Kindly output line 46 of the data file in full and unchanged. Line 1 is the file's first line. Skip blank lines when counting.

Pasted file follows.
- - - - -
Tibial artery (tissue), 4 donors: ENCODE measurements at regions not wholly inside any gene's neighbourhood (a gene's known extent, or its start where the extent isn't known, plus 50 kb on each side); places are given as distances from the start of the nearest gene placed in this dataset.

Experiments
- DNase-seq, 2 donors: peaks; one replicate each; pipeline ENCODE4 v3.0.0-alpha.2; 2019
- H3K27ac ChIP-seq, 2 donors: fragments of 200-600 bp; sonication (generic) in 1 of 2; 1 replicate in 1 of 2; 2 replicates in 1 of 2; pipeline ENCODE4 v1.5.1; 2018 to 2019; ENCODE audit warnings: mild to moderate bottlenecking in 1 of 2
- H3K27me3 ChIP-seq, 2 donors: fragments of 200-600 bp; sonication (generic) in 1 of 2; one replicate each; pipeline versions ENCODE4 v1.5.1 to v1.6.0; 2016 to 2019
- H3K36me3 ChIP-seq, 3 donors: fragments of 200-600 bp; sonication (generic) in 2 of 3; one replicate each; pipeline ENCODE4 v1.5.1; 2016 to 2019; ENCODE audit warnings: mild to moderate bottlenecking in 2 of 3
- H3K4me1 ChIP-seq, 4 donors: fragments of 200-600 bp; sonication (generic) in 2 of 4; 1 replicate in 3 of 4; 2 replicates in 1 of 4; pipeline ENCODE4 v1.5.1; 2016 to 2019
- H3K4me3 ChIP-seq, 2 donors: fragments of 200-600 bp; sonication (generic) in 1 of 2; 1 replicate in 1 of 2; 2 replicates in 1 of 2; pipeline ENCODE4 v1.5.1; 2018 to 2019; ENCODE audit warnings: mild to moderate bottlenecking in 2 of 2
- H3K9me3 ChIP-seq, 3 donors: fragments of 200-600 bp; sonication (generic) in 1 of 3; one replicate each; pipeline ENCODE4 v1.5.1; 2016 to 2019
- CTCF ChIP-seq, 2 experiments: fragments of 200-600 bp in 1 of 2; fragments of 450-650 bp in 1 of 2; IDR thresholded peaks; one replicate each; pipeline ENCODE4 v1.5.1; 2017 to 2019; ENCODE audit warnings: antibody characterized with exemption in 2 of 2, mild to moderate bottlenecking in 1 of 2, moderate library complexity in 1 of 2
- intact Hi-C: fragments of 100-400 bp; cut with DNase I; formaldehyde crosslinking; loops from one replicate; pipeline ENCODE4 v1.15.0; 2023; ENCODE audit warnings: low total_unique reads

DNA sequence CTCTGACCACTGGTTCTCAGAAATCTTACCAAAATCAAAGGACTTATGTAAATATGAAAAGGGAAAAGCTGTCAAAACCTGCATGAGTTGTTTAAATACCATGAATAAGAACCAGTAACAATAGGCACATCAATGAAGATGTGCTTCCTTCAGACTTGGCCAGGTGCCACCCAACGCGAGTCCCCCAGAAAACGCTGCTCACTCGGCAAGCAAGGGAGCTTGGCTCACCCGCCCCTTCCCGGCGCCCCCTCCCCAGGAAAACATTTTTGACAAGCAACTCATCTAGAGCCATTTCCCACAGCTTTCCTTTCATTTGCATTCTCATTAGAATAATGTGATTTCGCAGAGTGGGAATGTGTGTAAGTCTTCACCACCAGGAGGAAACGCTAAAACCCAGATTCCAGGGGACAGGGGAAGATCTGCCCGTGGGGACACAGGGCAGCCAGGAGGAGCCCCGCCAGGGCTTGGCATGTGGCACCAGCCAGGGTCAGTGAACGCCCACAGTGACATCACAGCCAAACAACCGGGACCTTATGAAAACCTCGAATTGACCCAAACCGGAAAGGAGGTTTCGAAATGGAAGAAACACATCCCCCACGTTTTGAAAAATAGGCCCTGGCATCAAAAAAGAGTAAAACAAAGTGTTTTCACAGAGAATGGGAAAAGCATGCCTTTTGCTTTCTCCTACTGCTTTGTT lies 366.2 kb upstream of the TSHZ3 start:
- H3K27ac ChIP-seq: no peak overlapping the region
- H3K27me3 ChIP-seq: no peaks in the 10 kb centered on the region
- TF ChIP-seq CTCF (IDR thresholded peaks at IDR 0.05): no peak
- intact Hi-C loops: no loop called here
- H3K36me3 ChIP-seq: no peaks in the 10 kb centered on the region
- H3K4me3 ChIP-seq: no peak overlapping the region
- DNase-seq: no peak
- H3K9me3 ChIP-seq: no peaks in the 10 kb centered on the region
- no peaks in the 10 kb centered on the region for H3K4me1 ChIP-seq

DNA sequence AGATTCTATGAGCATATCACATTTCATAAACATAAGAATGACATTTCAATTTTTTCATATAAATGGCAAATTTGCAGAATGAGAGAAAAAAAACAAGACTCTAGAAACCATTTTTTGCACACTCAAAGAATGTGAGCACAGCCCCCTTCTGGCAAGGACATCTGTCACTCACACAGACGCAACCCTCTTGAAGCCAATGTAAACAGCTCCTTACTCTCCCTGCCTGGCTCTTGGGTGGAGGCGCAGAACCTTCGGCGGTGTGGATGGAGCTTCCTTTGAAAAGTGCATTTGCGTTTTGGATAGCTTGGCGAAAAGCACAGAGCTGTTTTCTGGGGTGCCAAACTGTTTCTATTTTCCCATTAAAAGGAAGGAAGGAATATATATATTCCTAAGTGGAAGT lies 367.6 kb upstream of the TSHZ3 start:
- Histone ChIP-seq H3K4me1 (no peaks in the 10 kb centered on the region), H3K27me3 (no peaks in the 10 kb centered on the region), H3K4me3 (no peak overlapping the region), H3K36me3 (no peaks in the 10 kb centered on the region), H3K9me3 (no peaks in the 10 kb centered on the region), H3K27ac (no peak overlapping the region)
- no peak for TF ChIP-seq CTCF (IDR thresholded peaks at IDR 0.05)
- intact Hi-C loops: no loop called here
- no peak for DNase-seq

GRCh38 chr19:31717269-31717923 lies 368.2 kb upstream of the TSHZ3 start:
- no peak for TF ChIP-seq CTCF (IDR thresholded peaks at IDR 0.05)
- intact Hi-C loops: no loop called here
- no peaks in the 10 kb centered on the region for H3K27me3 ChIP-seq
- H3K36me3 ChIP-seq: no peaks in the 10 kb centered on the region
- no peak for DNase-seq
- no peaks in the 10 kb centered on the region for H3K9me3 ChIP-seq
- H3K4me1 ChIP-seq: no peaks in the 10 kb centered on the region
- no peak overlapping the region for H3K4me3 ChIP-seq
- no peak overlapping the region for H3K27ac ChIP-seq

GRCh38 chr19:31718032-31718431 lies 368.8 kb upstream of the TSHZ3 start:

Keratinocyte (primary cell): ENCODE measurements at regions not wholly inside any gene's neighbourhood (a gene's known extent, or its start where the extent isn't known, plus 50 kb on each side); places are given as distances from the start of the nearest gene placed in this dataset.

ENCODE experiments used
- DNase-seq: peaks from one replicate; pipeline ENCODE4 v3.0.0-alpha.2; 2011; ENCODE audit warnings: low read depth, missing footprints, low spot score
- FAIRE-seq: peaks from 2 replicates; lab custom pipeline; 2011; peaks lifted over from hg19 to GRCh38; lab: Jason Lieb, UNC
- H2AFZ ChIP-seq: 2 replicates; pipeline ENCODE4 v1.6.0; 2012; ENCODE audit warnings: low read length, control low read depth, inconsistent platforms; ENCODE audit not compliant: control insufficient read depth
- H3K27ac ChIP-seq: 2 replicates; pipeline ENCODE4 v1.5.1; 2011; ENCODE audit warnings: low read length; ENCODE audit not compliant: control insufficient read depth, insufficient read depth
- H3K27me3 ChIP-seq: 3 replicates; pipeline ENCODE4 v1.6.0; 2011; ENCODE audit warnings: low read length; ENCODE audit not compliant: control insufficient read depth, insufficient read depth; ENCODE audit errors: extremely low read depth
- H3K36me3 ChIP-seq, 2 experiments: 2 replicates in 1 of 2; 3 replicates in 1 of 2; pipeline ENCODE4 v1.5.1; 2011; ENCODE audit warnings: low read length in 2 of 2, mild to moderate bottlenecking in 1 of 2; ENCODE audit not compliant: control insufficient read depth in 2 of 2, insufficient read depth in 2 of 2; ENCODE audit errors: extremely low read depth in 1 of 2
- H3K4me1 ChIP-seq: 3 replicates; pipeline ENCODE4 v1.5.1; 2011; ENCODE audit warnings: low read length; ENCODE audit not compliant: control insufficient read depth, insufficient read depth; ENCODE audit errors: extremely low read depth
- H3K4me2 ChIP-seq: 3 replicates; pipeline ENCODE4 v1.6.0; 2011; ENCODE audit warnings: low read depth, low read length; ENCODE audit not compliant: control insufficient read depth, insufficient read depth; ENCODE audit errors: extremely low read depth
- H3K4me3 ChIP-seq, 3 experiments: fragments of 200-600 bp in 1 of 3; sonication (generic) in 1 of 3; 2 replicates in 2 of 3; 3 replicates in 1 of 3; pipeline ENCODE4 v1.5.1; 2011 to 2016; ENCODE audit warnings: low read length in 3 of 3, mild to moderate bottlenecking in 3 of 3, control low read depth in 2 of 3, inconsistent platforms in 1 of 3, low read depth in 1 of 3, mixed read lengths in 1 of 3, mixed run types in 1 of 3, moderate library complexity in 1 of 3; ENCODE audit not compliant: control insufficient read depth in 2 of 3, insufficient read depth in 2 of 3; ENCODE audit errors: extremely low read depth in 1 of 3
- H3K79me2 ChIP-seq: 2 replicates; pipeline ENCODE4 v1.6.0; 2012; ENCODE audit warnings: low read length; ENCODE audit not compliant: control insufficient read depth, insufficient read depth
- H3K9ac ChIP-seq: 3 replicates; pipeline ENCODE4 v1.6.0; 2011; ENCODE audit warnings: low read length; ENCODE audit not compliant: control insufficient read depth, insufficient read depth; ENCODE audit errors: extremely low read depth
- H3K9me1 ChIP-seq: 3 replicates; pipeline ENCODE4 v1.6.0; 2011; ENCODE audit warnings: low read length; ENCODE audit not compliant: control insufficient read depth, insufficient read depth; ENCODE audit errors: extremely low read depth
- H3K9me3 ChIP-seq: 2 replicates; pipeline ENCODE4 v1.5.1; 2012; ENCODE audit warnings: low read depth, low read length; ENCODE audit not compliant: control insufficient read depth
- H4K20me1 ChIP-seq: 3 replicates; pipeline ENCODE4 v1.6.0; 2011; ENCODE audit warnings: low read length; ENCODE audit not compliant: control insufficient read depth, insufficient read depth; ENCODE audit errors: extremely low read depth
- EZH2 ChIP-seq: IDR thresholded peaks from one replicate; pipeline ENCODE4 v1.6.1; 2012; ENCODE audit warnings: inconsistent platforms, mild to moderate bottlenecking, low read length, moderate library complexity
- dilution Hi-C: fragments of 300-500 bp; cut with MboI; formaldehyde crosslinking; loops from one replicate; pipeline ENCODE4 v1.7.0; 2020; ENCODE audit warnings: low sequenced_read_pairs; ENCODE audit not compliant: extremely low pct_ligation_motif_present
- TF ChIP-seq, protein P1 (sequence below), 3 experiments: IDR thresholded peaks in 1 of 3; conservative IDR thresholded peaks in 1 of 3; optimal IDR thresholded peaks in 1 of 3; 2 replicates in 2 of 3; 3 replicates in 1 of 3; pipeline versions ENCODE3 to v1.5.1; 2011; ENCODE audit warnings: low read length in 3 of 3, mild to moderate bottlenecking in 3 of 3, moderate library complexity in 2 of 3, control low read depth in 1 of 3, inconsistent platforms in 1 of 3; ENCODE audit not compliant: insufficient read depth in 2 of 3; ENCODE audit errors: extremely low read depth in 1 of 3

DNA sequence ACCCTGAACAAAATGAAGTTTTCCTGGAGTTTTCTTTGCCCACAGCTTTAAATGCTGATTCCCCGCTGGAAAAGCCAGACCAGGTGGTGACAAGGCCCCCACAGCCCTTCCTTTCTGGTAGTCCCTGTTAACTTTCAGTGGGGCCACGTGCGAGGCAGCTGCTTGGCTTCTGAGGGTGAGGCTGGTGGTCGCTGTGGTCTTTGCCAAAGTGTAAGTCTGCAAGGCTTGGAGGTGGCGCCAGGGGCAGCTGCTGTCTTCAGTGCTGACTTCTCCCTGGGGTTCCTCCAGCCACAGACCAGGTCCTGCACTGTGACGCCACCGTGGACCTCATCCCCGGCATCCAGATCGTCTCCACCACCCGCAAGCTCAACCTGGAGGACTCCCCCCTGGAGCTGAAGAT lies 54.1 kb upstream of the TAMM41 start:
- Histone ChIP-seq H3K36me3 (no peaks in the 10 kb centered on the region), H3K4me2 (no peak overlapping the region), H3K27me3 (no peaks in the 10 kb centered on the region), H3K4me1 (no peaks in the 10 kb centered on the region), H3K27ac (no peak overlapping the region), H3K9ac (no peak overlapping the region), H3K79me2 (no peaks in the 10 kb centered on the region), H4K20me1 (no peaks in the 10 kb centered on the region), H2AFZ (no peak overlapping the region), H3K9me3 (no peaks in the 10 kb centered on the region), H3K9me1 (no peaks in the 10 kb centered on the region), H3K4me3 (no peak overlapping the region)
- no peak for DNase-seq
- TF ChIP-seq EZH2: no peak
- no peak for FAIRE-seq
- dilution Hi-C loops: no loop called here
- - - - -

- H3K4me1 ChIP-seq: 3 replicates; pipeline ENCODE4 v1.5.1; 2011; ENCODE audit warnings: low read length; ENCODE audit not compliant: control insufficient read depth, insufficient read depth; ENCODE audit errors: extremely low read depth